We were about 10 minutes away from breaking out the floodpants on Sunday, since everything had come up Arsenal this weekend in the Premier League. Saturday Arsene Wenger’s first-place club benefited without so much as kicking a ball, as Chelsea and Manchester United lost while Manchester City was held to a draw with Southampton. Mesut Özil’s goal — cleaning up a miss by Olivier Giroud — vs. Everton in the 79th minute temporarily gave the Gunners a seven-point gap atop the table.
Minutes later it was down to a mere five points than to Gerald Deulofeu’s goal from nowhere, which made it 1-1 where the game would end. Instead of a seven-point advantage, Arsenal now leads Liverpool — winners vs. West Ham Saturday — and Chelsea by five points and Manchester City by six.
Maybe you don’t think a single goal in mid-December is all that big a deal. Seven points is a significant gap, which needs at least three weeks of games to overcome. Any guesses which clubs Arsenal faces in its next two EPL games? Yep, Manchester City and Chelsea. If the Gunners were able to make Özil’s goal stand up and get results against their two chief pursuers the title would have been their to lose heading into 2014.
That goal from Deulofeu keeps everything in hailing distance atop the table and moved Everton to a point behind City for fourth.
On a more immediate, practical level the 1-1 result was fair given the game. Arsenal didn’t fully out-play Everton, although probably could have taken the lead earlier in the game if not for Tim Howard in the Everton goal. (Side note: Everton played great and didn’t step onto the field at the Emirates ready to capitulate like so many opponents. With guys like Ross Barkley and Seamus Coleman improving each week, the future is bright at Goodison Park.)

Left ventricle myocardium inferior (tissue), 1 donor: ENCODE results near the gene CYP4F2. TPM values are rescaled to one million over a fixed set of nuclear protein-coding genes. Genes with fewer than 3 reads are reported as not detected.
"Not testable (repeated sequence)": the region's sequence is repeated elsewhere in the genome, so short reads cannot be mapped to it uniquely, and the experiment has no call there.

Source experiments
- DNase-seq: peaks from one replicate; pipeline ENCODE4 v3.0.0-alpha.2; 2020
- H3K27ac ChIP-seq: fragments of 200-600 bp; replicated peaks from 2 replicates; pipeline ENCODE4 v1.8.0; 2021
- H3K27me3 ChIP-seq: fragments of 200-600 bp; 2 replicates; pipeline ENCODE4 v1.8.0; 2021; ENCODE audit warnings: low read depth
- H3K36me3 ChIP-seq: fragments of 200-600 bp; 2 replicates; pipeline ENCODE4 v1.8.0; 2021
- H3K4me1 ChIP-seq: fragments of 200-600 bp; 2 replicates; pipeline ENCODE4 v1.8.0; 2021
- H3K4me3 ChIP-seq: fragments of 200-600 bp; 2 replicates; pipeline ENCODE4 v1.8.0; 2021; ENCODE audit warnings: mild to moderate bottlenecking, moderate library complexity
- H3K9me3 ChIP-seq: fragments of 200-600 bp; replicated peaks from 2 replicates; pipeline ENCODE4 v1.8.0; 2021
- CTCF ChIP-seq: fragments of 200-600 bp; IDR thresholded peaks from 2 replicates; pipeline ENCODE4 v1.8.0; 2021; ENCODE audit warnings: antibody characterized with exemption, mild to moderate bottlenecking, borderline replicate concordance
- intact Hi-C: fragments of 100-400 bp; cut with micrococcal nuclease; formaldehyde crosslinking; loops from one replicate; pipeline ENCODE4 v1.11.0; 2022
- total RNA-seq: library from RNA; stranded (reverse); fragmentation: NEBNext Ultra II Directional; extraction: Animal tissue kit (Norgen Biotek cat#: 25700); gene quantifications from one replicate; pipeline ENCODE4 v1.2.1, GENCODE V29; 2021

Given how the last half-dozen seasons have unfurled for Arsenal, fans of the club are likely to treat Sunday’s result as a disaster. It’s more of a missed opportunity to consolidate first place that adds pressure for the next two games. Arsenal now knows if it loses its final two pre-Christmas games it could fall out of first place and once that happens it might be hard for the Gunners to reclaim first.
The next two weeks will determine whether the goal from Deulofeu was in fact a calamity for Wenger’s group or merely a bump on the way to an unexpected title.